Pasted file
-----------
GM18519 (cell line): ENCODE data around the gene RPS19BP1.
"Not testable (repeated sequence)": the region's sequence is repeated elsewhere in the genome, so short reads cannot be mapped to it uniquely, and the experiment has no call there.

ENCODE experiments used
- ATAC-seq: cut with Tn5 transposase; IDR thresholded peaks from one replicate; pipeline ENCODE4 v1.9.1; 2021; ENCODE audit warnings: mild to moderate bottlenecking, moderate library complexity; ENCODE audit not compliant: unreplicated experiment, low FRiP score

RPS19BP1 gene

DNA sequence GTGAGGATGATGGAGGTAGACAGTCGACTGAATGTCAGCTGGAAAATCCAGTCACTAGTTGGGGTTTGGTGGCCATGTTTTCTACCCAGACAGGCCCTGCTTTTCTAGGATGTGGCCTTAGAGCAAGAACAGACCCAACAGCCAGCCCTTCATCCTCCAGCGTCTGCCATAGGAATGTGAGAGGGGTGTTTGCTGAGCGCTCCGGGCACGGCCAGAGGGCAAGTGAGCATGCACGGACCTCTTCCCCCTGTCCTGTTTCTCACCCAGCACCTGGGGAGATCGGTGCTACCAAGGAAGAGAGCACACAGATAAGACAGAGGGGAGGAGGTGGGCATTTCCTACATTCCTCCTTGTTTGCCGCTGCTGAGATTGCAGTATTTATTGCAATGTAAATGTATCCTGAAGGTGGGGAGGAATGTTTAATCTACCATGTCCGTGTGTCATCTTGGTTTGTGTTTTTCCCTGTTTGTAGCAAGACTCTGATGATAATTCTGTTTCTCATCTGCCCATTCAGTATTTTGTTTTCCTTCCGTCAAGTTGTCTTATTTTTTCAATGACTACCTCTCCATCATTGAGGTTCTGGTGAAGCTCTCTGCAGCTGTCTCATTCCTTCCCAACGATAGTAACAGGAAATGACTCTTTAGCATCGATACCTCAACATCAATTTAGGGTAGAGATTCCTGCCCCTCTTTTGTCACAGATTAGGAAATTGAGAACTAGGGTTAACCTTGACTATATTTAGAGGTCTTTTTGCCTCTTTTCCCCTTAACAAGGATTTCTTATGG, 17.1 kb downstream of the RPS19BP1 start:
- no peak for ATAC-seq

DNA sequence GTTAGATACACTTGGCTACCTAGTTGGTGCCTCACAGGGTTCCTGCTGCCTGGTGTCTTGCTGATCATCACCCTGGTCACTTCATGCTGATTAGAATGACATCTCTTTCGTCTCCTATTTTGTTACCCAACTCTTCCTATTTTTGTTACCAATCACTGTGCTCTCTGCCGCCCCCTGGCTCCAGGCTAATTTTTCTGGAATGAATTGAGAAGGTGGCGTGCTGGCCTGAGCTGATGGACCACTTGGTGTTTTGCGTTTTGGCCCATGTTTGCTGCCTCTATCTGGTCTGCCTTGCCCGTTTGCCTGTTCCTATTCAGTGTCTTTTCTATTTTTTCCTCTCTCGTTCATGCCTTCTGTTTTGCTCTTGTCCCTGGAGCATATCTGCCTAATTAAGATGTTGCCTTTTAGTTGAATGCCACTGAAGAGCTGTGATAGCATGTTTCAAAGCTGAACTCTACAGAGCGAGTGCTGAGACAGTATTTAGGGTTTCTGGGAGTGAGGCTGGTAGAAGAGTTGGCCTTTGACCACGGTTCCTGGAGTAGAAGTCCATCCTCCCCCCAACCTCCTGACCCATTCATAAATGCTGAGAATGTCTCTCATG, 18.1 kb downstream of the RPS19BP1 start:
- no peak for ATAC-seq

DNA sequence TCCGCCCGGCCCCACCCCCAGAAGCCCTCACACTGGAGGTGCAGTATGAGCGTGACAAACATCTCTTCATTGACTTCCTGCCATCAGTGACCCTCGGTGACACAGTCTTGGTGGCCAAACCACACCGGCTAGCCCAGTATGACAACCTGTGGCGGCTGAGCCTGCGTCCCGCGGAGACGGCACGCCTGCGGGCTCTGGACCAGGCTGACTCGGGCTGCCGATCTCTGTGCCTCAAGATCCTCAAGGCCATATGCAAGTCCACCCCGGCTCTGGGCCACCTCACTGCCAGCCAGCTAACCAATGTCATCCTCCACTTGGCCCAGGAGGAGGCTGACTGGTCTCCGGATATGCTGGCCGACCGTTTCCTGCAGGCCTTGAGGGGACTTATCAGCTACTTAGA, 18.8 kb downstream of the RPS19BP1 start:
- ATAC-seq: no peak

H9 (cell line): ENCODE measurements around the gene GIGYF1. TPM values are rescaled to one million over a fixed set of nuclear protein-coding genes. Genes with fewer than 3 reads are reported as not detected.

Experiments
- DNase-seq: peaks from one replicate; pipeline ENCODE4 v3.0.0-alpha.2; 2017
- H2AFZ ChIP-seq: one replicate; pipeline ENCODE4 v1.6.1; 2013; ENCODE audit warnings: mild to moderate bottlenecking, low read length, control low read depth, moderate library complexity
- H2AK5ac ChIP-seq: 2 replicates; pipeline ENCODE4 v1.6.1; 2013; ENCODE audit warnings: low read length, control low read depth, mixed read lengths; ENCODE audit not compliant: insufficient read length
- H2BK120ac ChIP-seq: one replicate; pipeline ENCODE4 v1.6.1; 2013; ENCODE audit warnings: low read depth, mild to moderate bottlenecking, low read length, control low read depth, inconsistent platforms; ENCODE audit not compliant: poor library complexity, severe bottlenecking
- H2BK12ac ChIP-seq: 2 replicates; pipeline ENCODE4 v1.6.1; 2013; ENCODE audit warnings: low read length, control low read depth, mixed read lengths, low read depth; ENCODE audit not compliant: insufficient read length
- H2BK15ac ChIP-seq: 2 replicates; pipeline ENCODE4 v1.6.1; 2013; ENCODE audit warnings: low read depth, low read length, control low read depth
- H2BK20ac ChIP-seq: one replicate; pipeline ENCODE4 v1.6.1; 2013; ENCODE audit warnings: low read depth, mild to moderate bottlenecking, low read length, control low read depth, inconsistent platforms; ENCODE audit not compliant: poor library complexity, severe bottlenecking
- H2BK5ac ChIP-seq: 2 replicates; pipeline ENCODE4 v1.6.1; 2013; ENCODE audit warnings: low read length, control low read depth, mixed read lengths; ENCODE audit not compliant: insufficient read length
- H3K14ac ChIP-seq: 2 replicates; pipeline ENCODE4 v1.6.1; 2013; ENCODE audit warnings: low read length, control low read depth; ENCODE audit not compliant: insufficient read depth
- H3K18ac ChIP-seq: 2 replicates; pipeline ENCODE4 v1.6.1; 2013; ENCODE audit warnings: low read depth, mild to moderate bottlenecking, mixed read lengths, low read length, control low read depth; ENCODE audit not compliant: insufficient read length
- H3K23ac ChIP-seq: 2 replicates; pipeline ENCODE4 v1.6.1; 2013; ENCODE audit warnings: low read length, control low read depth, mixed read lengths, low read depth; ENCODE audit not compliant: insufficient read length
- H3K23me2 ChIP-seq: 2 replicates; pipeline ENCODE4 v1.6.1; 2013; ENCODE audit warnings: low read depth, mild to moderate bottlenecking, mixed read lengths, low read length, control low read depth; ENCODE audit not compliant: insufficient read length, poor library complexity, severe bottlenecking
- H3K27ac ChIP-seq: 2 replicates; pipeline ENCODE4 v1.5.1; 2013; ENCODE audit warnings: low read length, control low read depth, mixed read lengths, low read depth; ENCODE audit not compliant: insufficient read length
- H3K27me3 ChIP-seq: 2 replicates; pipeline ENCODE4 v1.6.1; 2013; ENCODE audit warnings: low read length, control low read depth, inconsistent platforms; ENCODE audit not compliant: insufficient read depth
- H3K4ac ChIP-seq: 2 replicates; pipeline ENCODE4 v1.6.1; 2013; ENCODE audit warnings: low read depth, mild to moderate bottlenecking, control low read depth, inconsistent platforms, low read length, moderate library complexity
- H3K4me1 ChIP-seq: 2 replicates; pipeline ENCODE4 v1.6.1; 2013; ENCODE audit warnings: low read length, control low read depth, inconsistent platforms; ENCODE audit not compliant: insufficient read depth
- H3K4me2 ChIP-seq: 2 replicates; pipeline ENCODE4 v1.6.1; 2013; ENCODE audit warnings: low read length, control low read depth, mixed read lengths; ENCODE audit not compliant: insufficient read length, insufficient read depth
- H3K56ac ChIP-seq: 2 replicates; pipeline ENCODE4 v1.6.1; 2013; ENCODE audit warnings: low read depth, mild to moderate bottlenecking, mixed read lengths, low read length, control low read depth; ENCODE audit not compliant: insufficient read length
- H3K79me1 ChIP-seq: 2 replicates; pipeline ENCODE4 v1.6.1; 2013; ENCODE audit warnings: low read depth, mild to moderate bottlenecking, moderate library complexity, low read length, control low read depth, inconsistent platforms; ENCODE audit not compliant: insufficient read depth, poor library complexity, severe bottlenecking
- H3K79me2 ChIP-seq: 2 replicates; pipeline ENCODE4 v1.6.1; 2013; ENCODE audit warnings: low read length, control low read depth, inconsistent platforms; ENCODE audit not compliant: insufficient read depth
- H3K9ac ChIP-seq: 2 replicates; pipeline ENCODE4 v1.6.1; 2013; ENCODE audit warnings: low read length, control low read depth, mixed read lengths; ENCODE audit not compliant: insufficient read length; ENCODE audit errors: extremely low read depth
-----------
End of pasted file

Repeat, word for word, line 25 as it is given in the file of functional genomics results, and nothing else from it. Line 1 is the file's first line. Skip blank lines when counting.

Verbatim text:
- H3K23me2 ChIP-seq: 2 replicates; pipeline ENCODE4 v1.6.1; 2013; ENCODE audit warnings: low read depth, mild to moderate bottlenecking, mixed read lengths, low read length, control low read depth; ENCODE audit not compliant: insufficient read length, poor library complexity, severe bottlenecking